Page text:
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Lane Width Reallocations Based on 5-Year Crash Data. Richard C. Moeur, PE ADOT Traffic Design March 2007 edition. Flagstaff. Business Route 40 is primary east-west arterial street in Flagstaff Also known as “Route 66” Was US 66 from 1920s-1980s Currently signed as Historic US 66

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lane width reallocations based on 5 year crash data

Lane Width ReallocationsBased on 5-Year Crash Data

Richard C. Moeur, PE

ADOT Traffic Design

March 2007 edition

flagstaff
Flagstaff
  • Business Route 40 is primary east-west arterial street in Flagstaff
  • Also known as “Route 66”
    • Was US 66 from 1920s-1980s
    • Currently signed as Historic US 66
  • Currently owned & managed by ADOT
  • Will transfer to City of Flagstaff in future
crash analysis
Crash Analysis
  • Part of design exception analysis for two B-40 paving projects in Flagstaff
  • Looked at all reported crashes from MP 195 - 200
    • Jan 00 - Dec 04 (5 years)
  • Bike-MV crashes make up nearly 25% of all reported crashes in corridor
    • (75 out of 300+ total crashes)
findings
Findings
  • 60% of bicycle-motor vehicle crashes involved wrong-way bicyclists
    • 50% of crashes involved wrong-way sidewalk or path riding
  • 63% of bike-MV crashes involved sidewalk or path bicyclists
      • 34% on north sidewalk BNSF OP - E Flg
      • 10% on south side path downtown - E Flg
      • 19% on other sidewalks (Milton, W 66)
findings1
Findings
  • Only 1 crash involved an overtaking motorist colliding with a cyclist traveling in the roadway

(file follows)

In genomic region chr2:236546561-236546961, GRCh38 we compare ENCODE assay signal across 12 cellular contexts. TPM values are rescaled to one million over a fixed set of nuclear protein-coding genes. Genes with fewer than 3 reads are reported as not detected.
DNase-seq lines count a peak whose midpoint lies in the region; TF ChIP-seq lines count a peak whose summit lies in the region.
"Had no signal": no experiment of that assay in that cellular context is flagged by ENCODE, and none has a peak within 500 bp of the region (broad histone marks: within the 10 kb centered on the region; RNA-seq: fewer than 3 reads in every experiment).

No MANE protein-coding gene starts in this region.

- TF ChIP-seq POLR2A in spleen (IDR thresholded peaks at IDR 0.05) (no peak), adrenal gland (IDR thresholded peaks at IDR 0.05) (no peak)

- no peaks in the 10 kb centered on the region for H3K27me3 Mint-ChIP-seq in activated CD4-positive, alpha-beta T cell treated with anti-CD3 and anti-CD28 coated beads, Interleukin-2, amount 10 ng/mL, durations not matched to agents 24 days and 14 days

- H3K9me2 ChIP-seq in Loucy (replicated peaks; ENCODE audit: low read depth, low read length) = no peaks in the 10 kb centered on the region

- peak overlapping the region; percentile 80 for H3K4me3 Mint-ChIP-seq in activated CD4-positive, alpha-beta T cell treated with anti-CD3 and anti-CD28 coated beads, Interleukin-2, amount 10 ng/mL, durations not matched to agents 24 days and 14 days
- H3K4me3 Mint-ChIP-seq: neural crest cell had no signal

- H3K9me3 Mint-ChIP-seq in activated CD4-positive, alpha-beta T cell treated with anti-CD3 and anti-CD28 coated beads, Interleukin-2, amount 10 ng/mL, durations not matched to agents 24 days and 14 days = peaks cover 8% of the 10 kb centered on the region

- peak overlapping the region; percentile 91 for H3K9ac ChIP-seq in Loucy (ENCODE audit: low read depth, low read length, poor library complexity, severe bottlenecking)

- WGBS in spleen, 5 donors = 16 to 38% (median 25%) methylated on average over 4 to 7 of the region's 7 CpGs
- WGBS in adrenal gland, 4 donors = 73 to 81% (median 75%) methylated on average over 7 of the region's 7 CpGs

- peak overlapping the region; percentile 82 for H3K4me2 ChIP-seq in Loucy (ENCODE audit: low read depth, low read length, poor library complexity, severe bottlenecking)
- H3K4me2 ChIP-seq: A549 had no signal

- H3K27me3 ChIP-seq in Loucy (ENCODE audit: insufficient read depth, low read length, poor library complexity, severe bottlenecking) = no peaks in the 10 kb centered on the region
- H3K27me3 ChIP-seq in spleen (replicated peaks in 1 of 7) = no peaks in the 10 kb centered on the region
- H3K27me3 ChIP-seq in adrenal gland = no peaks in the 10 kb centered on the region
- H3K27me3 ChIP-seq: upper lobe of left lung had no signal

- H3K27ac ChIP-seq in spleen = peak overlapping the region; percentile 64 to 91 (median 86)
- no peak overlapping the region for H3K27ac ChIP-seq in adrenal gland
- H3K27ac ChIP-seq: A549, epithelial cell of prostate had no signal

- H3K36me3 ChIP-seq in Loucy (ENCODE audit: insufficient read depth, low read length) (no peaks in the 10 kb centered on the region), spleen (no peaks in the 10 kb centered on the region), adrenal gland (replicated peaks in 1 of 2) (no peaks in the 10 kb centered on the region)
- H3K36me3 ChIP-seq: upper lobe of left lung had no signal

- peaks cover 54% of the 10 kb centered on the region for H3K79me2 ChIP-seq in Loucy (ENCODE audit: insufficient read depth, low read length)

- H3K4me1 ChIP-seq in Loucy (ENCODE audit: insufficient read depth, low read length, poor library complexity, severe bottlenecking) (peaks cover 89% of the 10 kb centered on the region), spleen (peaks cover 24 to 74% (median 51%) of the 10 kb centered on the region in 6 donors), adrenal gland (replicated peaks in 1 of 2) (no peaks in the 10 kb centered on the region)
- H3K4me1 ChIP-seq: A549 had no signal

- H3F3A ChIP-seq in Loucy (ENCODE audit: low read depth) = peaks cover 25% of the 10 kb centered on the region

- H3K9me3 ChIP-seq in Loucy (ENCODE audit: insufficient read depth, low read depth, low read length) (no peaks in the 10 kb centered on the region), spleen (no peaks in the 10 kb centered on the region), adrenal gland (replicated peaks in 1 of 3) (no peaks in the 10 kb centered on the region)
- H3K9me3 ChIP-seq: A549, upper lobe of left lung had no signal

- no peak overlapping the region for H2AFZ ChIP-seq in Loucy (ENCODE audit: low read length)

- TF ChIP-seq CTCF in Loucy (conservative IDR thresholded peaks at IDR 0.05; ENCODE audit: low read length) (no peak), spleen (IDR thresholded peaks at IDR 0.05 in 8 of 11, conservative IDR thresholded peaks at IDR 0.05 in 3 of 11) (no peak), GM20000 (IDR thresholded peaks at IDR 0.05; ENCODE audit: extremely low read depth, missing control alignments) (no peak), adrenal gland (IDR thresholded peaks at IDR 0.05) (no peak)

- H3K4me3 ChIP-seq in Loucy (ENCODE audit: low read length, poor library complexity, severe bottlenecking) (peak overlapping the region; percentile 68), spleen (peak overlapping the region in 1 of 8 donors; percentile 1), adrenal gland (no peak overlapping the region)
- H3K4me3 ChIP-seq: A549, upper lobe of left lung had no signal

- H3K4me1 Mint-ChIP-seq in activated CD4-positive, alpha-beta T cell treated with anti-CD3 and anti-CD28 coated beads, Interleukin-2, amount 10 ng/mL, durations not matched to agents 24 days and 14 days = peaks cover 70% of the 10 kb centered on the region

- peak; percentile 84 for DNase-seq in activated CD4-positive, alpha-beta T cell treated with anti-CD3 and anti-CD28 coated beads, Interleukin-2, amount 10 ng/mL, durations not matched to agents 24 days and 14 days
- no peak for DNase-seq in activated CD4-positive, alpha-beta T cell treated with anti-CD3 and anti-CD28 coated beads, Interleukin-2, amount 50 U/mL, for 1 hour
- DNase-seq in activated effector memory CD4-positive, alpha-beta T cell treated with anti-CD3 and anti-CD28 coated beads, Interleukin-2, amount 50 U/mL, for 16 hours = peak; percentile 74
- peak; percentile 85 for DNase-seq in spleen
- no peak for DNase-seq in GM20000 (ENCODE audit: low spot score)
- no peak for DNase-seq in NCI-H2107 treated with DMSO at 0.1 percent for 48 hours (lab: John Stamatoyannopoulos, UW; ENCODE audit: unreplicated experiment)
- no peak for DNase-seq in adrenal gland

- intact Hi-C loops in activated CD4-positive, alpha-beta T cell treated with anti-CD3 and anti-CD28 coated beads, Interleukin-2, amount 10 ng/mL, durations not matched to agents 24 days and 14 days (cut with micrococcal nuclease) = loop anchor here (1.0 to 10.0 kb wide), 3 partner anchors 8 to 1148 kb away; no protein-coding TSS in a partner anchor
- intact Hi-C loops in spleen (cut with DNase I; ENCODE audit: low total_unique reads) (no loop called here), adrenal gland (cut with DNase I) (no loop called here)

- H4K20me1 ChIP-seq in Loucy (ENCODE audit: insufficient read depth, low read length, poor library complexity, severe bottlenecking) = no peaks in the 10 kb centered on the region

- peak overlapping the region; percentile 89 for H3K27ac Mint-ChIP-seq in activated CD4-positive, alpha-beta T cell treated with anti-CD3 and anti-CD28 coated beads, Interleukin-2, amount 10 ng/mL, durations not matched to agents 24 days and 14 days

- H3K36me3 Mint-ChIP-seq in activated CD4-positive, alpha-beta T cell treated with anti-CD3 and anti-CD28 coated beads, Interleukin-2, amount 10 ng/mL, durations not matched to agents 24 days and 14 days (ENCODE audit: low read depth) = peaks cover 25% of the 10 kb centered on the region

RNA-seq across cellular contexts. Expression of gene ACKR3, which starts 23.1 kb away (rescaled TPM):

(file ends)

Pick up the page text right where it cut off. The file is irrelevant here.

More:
• Motorist cited for 28-735
  • Only 1 fatal crash
    • at B-40 onramp at East Flag TI
  • Bicyclist at fault in 72% of crashes
    • Only 15% resulting in citation
hot spots
Hot Spots
  • 6bicycle-MV crashes at Milton / B-40
    • 83% wrong way riding on sidewalk
  • 6bicycle-MV crashes at US 180 / B-40
    • 83% sidewalk riding
  • 8bicycle-MV crashes at Enterprise / B-40
    • 100% non-roadway cyclists
      • 62% involving pathway users (south side)
    • 75% involved wrong way riding
critical issues
Critical Issues
  • Wrong-way riding
    • Bicyclist approaches conflict points from unseen and unexpected direction
  • Sidewalk / path operation
    • Perceived as safer, but has higher crash risk
    • Bicyclists enter intersections unexpectedly
critical issues1
Critical Issues
  • Low apparent percentage of bicyclists riding in roadway
    • Outside lane widths not sharable per 28-815
      • Drivers must change lanes to pass
      • Bicyclists may be uncomfortable occupying lane
      • Relatively high traffic volumes
    • Speeds consistent with urban arterial
      • apx. 40 MPH through much of corridor
lane widths
Lane Widths
  • AASHTO Green Book & ADOT Roadway Design Guide allow wide variety of lane widths
  • 12 ft is ‘basic’ width
    • But is “worst-case” situation for sharing
    • Looks sharable, but really isn’t
  • 10’ - 11’ are fully endorsed by AASHTO
  • 14’ is minimum sharable width
    • ARS 28-735 requires 3 ft passing distance for bicyclists
recommendations
Recommendations
  • Discourage wrong-way riding
  • Encourage on-street riding
recommendations1
Recommendations
  • 60 ft roadway
      • (plus 2’ curb & gutter each side)
  • Old lane widths
      • 2 x 12’ lanes each direction + 12’ TWLTL
  • Revised lane widths
      • 10’ TWLTL
      • 11’ inside travel lanes
      • 14’ sharable outside travel lanes
adot bike policy
ADOT Bike Policy
  • ADOT will allow bike lanes or other facilities on state highways
  • However, ADOT requires local agency responsibility for bike-specific signs & markings
  • No agreement reached on B-40 (yet…?)
questions
Questions?
  • Presentation can be downloaded from:
  • http://www.richardcmoeur.com/pres/b40flag.ppt